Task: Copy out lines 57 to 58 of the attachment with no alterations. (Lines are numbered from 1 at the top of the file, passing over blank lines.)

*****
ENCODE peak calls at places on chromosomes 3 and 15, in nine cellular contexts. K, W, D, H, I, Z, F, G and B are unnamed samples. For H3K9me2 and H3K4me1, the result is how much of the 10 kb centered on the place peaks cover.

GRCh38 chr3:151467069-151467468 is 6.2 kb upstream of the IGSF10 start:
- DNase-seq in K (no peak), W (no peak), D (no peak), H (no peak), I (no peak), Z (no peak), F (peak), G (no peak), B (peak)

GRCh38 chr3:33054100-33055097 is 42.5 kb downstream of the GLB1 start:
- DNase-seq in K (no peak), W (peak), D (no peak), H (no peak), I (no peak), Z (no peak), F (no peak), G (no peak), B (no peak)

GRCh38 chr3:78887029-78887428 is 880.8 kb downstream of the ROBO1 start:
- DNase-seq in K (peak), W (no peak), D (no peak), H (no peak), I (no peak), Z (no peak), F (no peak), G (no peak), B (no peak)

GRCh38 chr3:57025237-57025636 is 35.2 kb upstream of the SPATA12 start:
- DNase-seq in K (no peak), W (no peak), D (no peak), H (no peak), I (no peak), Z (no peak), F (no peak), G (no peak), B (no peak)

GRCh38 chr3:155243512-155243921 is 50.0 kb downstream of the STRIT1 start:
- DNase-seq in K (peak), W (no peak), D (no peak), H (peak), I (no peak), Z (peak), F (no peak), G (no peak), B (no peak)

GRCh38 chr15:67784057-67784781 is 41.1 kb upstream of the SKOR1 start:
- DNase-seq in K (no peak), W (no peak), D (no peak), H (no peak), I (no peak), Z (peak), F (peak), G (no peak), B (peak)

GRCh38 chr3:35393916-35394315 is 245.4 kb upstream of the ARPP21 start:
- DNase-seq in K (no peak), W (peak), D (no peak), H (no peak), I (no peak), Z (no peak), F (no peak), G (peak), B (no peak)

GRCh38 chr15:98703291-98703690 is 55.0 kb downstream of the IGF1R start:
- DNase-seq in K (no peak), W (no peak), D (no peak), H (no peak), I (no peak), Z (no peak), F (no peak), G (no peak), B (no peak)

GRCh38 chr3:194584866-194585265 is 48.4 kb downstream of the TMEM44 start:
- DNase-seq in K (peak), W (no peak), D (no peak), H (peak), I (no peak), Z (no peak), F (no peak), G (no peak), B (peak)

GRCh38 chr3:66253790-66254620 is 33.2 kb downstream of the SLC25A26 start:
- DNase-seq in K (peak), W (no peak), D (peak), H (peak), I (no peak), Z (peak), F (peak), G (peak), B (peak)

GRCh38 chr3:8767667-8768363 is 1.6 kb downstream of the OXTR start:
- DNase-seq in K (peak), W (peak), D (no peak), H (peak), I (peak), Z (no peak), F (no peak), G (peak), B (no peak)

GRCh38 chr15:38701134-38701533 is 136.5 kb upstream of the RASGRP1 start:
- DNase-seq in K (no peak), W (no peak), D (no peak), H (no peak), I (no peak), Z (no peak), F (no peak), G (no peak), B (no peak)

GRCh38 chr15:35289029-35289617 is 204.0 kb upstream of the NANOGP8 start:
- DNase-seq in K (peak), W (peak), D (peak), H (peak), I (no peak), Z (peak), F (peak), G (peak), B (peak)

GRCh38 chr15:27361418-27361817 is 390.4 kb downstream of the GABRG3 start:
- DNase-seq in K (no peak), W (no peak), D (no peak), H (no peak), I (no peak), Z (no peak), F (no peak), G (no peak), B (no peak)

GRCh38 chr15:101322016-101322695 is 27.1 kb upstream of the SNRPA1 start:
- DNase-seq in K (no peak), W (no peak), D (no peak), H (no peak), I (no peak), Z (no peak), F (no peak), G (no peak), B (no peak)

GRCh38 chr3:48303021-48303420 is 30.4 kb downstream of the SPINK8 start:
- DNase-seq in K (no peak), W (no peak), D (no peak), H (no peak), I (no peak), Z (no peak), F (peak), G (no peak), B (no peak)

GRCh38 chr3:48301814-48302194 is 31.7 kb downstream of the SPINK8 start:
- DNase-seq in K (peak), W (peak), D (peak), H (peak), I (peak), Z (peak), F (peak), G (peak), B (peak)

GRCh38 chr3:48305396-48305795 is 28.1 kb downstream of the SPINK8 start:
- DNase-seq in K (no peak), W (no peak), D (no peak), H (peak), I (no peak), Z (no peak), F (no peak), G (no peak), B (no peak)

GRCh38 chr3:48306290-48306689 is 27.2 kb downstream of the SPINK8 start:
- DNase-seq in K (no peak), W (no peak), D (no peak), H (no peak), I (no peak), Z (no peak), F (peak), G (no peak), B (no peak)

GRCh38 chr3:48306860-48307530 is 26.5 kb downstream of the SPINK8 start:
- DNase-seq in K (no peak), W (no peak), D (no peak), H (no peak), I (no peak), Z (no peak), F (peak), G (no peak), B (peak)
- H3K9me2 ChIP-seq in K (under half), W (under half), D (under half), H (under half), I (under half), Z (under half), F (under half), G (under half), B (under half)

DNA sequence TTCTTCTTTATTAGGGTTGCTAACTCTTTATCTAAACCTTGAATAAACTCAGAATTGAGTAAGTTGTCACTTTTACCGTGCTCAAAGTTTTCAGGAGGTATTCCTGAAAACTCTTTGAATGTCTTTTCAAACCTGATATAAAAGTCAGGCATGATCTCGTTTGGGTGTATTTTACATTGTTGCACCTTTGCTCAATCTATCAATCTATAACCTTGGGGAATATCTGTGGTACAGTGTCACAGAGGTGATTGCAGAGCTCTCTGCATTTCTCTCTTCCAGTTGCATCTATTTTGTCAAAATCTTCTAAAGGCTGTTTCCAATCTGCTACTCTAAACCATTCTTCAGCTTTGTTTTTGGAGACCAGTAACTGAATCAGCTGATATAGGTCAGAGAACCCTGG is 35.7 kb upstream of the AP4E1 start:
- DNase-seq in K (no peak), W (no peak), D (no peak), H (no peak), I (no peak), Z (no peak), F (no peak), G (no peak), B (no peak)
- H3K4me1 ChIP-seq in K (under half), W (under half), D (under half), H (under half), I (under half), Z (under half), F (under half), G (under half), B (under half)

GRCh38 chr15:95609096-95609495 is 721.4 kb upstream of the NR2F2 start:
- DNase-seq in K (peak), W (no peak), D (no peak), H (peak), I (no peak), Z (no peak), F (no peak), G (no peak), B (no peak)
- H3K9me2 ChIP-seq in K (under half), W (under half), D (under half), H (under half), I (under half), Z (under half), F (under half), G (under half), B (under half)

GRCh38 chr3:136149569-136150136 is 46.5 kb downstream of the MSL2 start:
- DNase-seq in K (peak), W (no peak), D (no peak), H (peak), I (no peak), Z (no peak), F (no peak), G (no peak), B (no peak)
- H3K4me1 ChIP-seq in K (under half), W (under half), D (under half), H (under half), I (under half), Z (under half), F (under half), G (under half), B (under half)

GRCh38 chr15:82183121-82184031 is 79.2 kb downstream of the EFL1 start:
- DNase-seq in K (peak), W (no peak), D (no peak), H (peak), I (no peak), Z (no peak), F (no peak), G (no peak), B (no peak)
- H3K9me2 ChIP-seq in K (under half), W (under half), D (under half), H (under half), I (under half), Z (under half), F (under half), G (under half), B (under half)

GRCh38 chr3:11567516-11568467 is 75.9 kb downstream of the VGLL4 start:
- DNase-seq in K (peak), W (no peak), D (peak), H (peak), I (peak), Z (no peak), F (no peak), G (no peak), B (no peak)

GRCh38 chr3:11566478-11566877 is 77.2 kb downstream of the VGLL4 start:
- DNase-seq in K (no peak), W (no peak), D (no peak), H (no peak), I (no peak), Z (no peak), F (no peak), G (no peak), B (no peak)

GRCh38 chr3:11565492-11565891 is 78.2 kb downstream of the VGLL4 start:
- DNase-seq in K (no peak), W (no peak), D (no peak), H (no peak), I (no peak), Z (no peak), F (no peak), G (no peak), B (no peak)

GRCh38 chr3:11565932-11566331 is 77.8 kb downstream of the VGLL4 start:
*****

GRCh38 chr3:11566478-11566877 is 77.2 kb downstream of the VGLL4 start:
- DNase-seq in K (no peak), W (no peak), D (no peak), H (no peak), I (no peak), Z (no peak), F (no peak), G (no peak), B (no peak)